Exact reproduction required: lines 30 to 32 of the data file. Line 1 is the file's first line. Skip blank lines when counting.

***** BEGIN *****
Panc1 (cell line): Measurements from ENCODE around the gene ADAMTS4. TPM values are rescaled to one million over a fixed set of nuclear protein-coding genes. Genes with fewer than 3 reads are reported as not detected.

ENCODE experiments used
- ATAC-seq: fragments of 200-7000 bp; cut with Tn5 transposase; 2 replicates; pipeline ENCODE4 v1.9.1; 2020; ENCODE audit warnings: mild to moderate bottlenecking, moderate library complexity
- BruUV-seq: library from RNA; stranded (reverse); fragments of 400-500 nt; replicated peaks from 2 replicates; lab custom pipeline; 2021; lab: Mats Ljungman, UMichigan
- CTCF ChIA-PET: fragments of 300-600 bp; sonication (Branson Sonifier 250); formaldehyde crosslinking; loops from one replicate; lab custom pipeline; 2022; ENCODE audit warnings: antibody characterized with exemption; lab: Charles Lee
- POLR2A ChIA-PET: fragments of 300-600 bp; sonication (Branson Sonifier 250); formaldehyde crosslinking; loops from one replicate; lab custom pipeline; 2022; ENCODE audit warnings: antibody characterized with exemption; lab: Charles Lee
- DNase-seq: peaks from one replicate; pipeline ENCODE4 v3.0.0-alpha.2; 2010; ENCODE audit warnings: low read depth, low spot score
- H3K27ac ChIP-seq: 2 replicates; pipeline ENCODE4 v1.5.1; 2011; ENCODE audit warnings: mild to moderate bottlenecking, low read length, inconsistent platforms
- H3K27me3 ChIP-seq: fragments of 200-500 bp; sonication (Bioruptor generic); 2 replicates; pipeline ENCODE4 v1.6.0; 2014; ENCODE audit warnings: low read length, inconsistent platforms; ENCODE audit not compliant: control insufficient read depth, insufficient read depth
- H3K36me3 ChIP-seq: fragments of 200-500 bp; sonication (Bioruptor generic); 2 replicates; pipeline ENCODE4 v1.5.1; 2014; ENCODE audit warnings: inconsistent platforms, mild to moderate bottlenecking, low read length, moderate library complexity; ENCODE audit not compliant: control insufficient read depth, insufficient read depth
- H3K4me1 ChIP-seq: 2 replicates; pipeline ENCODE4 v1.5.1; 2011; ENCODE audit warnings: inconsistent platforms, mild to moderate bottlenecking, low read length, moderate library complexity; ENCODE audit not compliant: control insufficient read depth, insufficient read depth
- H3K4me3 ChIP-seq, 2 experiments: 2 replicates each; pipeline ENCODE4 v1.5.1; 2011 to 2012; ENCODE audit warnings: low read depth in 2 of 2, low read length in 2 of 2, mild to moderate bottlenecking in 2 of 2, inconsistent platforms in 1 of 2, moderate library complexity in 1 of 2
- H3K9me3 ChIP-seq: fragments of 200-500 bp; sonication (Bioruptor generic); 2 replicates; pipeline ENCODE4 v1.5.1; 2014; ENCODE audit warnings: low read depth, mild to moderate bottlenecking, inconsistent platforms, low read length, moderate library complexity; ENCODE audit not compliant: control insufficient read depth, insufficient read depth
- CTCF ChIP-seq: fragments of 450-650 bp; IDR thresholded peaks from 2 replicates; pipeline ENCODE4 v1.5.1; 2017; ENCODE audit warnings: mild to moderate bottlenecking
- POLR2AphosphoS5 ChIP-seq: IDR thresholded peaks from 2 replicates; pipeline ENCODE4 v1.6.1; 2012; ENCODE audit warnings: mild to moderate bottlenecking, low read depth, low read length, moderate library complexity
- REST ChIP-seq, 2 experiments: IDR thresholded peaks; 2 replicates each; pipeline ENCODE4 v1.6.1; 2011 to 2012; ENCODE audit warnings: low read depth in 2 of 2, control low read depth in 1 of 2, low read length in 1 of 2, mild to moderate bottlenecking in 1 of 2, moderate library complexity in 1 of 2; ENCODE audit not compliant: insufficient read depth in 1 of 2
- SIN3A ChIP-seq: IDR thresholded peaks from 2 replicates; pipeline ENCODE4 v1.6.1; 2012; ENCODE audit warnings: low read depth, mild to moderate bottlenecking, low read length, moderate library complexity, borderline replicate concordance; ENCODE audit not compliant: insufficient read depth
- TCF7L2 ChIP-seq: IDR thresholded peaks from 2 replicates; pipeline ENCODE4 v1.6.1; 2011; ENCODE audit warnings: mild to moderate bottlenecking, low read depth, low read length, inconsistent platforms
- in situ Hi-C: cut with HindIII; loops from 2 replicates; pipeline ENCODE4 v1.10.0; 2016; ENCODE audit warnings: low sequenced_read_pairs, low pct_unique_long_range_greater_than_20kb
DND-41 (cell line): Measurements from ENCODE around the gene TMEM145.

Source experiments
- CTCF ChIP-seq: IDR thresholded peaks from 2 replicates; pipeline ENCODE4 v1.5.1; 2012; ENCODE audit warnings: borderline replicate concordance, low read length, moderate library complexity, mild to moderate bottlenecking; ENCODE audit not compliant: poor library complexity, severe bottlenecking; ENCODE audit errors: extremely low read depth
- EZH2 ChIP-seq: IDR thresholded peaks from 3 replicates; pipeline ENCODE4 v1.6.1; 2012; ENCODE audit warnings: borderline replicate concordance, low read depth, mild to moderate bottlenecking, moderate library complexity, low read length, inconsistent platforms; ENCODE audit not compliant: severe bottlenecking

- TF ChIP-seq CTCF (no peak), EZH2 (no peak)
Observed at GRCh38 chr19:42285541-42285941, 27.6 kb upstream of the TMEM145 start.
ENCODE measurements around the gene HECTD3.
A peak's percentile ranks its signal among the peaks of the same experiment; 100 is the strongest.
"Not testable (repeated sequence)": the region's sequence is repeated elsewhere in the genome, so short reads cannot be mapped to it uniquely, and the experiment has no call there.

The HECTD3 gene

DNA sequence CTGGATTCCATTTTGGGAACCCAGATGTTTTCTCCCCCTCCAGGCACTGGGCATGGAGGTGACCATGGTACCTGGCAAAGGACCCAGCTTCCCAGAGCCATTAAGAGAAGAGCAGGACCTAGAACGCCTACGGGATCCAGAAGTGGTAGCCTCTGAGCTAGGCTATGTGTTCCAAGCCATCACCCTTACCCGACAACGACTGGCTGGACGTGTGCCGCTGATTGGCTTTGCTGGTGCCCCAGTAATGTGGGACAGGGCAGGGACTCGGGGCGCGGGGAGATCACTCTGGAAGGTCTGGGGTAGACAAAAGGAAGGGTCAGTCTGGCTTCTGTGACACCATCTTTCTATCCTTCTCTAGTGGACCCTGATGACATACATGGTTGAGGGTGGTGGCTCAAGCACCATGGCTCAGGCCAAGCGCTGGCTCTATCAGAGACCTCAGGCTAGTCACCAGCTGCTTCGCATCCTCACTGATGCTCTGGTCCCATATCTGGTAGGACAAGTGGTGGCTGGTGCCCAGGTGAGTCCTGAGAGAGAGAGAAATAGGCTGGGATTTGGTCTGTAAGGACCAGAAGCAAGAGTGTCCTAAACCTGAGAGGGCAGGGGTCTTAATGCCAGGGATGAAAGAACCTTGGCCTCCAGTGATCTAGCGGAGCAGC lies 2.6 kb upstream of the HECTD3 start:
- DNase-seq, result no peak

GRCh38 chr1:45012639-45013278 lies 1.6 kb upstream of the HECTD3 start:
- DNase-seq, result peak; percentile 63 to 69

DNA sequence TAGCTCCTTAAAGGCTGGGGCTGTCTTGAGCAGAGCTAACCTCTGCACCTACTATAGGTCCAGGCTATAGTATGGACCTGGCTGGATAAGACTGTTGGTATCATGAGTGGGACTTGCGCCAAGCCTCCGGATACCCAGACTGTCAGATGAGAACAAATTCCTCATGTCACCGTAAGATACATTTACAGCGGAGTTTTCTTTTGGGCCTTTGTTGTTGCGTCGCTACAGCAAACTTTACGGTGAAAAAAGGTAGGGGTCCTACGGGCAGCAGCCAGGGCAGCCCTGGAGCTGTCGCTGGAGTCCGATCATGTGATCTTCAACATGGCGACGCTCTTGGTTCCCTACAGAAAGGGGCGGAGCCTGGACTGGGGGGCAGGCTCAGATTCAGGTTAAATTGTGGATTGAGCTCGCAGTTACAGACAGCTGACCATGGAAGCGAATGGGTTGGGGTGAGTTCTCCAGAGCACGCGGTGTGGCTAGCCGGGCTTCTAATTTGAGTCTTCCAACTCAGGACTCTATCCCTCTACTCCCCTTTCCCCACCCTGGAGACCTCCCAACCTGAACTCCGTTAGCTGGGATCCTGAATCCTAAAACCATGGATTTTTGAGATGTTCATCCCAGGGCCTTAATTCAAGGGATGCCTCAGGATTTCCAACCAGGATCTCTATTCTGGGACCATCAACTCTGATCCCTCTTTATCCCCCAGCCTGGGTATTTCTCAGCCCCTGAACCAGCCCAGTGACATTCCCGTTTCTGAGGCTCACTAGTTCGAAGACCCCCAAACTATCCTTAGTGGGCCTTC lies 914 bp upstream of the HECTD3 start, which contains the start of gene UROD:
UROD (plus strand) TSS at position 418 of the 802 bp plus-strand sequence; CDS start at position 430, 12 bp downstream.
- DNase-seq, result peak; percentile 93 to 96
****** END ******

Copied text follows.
DNA sequence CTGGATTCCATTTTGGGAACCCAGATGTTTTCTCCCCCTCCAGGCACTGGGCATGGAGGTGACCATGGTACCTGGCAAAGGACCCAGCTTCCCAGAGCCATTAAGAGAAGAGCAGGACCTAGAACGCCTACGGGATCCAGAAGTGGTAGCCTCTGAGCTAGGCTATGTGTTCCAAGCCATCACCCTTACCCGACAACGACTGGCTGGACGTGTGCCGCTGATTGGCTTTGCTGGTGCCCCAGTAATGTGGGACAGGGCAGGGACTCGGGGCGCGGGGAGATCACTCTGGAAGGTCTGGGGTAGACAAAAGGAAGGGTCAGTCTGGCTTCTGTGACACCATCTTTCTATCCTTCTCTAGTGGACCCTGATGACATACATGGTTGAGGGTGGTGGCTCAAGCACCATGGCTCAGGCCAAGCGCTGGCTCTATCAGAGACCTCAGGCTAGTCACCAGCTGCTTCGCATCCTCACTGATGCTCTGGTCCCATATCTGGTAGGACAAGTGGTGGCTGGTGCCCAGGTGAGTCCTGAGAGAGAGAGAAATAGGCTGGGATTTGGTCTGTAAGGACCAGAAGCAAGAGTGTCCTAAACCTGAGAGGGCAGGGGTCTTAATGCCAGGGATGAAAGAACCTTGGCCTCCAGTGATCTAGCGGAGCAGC lies 2.6 kb upstream of the HECTD3 start:
- DNase-seq, result no peak

GRCh38 chr1:45012639-45013278 lies 1.6 kb upstream of the HECTD3 start: